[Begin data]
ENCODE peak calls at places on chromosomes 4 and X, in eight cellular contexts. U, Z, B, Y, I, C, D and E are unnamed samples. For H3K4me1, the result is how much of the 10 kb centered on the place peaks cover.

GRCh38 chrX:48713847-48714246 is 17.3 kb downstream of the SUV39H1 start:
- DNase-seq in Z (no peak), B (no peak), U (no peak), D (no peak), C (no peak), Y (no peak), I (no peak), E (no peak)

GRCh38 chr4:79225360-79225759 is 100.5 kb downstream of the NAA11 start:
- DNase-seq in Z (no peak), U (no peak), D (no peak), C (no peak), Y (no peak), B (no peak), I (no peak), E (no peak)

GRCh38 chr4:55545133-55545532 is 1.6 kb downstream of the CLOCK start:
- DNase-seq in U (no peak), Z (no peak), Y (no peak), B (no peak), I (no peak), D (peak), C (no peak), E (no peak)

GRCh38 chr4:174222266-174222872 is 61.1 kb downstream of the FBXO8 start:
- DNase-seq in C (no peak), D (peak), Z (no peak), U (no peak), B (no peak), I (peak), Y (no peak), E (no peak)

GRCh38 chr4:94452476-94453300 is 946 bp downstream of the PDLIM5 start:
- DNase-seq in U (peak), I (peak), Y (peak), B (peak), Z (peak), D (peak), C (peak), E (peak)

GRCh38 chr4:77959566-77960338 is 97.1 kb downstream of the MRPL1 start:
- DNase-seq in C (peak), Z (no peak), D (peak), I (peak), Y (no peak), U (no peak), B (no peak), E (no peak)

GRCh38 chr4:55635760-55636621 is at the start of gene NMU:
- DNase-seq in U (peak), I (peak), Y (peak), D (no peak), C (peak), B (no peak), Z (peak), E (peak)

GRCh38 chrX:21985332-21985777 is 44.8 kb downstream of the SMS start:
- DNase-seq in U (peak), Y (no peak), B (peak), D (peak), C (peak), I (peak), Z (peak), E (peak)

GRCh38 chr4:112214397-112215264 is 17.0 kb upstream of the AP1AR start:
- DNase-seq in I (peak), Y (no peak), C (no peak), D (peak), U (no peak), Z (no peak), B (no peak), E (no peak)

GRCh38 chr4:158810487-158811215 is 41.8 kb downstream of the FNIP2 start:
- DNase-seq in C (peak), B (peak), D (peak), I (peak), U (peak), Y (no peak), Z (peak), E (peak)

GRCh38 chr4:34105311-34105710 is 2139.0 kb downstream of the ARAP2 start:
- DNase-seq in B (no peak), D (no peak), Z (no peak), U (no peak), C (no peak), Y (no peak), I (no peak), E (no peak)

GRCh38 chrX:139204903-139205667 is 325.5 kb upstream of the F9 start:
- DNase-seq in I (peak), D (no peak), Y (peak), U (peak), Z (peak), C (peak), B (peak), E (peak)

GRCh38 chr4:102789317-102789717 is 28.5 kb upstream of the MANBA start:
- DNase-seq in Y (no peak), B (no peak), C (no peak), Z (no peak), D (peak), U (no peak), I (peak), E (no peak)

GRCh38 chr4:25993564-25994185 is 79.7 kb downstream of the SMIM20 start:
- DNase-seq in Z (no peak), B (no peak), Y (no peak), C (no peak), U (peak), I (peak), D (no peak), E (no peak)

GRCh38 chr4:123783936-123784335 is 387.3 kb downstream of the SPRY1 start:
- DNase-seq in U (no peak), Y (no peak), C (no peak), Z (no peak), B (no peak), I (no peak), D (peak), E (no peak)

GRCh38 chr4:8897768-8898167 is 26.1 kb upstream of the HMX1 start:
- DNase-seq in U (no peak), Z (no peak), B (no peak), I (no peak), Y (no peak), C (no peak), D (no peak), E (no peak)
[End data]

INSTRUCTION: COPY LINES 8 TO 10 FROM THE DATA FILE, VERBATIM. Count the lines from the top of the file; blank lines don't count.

GRCh38 chr4:174222266-174222872 is 61.1 kb downstream of the FBXO8 start:
- DNase-seq in C (no peak), D (peak), Z (no peak), U (no peak), B (no peak), I (peak), Y (no peak), E (no peak)

GRCh38 chr4:94452476-94453300 is 946 bp downstream of the PDLIM5 start: